Built about 1830, the Jefferson Cutter House is listed on both the State and National Registers of Historic Places. The groundwork for the restoration was established in 2013, when Leavell secured a grant on behalf of the town for a conservation assessment of the building.
Architect Wendy Frontiero of Beverly was selected to document the building's conservation concerns. She found significant deterioration of the wood-shingled roof, failing gutters and downspouts, and areas of decay on sills, corner boards, trim, siding and windows.
In 2015, Leavell, with the help of Arlington's former Director of Planning and Community Development Carol Kowalski and museum adviser Patrick Guthrie, secured a $65,000 grant from the Massachusetts Historical Commission Preservation Projects Fund to address the exterior concerns documented in Frontiero's report.
Additional funds for this ambitious $200,000 project were contributed by the town and the Community Development Block Grant Program. After a public bidding process, the town selected the Aulson Co. of Methuen as the general contractor. Ted Fields, Arlington's Economic Development Planner, served as the project manager.
"Guiding the restoration of the Cutter House was a great honor," Fields said in the release. "The project showcases the best aspects of historic preservation: a committed team working collaboratively to not just preserve, but enhance, an important community asset and a vital link to Arlington's past."
The project team was composed of Chris Pocoli, Aulson Co.; Fred Lamburn, Town of Arlington building craftsman; Patrick Guthrie; Geraldine Tremblay, museum board director; and Sarah Burks and Aimee Taberner, museum cochairs; Fields, Leavell and Frontiero.
The scope of the restoration included a new cedar shingle roof; repair of the roof drainage system; conservation of sills, siding, trim, and doors; restoration of all 28 windows; historic paint analysis and exterior painting.
Preservation consultant William Finch of Beverly conducted the paint analysis by examining samples taken from the building's exterior. He determined that the house was originally white. Desiring a fresh look (the building has also been white for the last 26 years), the project team selected the original 1850s color scheme: dark yellow (matched to Sherwin Williams "Golden Fleece") with white trim.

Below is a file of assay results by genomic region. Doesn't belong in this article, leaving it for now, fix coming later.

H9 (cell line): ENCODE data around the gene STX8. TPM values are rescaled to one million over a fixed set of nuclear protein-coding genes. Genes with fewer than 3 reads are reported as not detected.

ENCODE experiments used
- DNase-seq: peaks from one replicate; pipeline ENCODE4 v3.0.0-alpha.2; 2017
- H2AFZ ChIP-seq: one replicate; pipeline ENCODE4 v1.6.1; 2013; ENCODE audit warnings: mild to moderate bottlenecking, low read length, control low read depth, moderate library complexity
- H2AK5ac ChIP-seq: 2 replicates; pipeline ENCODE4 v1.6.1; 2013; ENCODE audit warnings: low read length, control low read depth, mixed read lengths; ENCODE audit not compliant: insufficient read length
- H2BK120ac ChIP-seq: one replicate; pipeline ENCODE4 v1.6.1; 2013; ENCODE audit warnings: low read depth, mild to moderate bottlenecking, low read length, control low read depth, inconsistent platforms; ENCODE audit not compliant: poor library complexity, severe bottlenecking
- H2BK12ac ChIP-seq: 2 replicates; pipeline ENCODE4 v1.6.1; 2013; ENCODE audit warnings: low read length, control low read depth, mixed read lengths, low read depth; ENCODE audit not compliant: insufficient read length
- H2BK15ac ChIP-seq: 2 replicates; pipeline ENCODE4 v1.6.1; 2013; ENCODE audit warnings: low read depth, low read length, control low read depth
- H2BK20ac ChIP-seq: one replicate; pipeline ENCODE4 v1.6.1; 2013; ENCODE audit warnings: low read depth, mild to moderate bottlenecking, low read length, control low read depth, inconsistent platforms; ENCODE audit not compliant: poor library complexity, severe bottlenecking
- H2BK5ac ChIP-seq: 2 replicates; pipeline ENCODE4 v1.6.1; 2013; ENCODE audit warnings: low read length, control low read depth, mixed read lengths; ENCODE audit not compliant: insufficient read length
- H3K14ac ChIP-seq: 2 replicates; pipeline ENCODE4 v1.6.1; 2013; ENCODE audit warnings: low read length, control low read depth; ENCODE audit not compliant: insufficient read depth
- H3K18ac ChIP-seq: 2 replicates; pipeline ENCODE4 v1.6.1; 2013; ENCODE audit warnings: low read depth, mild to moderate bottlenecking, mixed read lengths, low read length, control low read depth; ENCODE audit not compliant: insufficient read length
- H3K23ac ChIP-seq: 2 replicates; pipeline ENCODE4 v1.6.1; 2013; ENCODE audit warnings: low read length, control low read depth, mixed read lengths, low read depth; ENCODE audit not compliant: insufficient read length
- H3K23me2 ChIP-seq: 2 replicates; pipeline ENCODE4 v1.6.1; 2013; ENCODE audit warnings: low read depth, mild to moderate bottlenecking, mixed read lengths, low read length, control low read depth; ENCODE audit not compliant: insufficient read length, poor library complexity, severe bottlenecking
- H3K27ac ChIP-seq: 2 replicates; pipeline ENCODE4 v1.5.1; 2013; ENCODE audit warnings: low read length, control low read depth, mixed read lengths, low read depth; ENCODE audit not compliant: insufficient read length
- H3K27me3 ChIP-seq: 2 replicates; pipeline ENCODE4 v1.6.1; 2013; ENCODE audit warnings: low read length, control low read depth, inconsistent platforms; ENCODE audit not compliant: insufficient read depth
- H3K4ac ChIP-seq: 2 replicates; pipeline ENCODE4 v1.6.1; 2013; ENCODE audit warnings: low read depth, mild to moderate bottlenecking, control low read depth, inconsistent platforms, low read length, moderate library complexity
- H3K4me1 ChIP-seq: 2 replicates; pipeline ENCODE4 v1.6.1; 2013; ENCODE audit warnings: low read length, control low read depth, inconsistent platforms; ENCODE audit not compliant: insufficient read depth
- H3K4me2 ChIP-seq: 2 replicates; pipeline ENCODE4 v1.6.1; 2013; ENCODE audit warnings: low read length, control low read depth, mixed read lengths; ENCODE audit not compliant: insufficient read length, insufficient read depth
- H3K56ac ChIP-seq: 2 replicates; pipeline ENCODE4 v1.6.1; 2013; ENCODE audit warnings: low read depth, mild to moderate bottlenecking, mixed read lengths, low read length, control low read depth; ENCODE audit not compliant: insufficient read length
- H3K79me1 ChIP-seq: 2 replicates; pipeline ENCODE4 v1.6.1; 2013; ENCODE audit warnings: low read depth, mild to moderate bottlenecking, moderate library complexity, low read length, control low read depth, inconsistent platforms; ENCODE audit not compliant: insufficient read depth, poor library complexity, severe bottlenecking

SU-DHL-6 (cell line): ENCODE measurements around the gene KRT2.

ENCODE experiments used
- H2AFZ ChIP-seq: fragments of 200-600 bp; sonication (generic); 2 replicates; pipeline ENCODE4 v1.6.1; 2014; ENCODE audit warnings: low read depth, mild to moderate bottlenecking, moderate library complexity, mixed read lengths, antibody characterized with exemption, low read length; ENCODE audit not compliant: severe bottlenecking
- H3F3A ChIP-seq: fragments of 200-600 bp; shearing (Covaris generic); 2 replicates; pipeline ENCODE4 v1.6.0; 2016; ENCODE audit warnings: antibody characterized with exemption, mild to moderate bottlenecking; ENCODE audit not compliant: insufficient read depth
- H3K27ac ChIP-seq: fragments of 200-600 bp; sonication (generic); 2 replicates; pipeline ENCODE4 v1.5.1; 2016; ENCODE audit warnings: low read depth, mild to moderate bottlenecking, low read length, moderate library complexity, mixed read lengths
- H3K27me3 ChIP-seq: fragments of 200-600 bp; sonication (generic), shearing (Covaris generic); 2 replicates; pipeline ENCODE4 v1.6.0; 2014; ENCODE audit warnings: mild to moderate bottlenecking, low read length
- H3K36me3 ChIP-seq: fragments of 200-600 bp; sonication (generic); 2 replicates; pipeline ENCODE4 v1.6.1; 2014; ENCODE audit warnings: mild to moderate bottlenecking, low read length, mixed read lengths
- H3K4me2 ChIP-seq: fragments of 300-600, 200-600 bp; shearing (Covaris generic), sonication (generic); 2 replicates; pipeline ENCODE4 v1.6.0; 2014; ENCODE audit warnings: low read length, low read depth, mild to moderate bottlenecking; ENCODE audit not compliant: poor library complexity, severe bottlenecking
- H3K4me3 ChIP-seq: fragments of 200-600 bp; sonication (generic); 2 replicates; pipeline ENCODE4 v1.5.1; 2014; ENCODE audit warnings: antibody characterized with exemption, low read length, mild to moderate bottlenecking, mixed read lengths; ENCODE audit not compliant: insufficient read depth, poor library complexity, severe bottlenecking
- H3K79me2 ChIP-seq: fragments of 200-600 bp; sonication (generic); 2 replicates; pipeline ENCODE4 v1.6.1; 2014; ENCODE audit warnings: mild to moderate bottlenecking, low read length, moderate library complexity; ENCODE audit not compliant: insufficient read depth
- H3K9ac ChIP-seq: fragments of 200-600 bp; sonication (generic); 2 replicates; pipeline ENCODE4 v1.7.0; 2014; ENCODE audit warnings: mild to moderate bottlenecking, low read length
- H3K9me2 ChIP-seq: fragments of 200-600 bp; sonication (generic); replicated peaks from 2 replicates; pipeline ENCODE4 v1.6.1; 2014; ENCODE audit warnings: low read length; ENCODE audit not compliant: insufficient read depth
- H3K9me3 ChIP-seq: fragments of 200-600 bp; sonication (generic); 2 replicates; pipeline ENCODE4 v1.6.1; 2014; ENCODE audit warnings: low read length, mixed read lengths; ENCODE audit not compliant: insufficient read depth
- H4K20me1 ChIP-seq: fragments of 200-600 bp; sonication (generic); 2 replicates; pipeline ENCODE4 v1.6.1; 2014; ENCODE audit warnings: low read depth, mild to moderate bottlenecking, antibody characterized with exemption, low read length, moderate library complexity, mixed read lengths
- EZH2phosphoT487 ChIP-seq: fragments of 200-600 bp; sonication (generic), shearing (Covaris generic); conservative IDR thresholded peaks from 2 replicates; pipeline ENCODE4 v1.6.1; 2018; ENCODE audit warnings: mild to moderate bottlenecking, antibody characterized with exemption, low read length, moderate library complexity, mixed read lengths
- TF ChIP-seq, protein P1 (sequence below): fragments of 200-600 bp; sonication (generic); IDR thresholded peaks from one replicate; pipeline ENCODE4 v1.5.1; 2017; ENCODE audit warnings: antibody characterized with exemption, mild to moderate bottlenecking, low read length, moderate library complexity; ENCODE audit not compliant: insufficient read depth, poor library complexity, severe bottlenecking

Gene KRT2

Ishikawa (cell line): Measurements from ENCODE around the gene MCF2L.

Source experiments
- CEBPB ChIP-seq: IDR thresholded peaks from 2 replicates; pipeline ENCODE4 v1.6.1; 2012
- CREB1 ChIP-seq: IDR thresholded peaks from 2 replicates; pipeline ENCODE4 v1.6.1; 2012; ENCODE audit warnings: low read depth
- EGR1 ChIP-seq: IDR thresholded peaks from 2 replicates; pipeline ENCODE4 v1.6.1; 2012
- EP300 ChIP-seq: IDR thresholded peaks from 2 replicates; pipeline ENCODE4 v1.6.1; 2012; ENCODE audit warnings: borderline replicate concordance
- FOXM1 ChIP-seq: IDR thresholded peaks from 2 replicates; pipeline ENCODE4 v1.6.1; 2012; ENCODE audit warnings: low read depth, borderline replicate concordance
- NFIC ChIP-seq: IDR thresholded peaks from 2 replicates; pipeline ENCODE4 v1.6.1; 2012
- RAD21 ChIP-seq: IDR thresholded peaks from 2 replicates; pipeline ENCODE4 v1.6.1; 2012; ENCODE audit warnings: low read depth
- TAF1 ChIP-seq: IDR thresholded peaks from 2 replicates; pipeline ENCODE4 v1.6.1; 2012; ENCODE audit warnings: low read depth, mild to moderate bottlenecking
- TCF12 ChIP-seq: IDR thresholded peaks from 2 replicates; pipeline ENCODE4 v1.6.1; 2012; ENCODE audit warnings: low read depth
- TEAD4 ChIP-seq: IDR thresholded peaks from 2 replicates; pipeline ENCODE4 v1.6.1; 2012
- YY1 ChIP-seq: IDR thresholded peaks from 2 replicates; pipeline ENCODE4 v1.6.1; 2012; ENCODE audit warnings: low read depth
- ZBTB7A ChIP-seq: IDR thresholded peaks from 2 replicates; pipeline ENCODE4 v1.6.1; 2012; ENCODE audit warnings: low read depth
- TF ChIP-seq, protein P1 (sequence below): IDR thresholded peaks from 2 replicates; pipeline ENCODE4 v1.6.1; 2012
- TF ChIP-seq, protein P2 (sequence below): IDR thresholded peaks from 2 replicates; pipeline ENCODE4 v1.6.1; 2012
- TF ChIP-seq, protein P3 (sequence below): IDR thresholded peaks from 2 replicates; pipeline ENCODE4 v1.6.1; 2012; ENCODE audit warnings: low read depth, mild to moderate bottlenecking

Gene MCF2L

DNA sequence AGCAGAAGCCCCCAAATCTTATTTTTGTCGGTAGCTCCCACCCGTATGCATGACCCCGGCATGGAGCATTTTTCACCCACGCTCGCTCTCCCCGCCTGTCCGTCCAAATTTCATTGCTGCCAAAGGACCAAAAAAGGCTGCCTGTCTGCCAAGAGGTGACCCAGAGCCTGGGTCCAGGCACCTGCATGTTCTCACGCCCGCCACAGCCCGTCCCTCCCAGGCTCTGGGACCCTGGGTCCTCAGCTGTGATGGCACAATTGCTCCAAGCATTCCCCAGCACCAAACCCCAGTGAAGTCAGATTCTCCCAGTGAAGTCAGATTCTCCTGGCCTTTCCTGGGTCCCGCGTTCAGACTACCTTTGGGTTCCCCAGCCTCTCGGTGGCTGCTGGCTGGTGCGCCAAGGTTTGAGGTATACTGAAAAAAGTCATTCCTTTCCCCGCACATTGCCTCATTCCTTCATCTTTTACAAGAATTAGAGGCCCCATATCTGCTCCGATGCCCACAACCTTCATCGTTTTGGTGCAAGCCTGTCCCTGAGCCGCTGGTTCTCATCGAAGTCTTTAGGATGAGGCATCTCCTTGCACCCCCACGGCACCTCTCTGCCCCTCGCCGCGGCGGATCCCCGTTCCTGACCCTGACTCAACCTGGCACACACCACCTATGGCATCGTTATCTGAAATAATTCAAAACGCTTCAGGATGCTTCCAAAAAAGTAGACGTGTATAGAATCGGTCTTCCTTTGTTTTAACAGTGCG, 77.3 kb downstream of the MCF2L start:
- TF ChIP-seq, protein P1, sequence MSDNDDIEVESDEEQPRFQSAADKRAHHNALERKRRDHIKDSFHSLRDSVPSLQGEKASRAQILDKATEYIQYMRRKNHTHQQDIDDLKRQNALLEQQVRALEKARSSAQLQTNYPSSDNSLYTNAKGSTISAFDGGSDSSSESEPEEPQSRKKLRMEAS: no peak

Confluence of business, culture
As the location of the Cyrus Dallin Art Museum, Arlington Chamber of Commerce and Cutter Gallery, the Jefferson Cutter House is a tremendous resource for the community.
Jennifer Raitt, director of planning and community development, explains why this project has been so important: "Preserving the Jefferson Cutter House allows the sharing of special spaces and environments across generations. Many studies have shown the positive economic benefits of historic preservation.
"Arlington is lucky to have this resource in Arlington Center. With the site's proximity to the bikeway and transit, it's easy to visit the museum, Cutter Gallery and Chamber, relax in Whittemore Park, and shop and dine at the many surrounding businesses."
Members of the Chamber and Cutter Gallery were in full support of the project. "We are extremely pleased with the improvements to the Jefferson Cutter House," said Beth Locke, executive director of the Arlington Chamber of Commerce. "The building is the perfect home for the Chamber. It's central location and proximity to parking makes the Chamber office easily accessible to our members and prospective members. We appreciate all of the hard work that has gone into making the project such a success."
The Dallin Museum, which has been closed for construction since March 28, will reopen Saturday, July 23, for Arlington Public Art's annual popup exhibit Chairful Where You Sit and a performance by the Creek River String Band in front of the museum.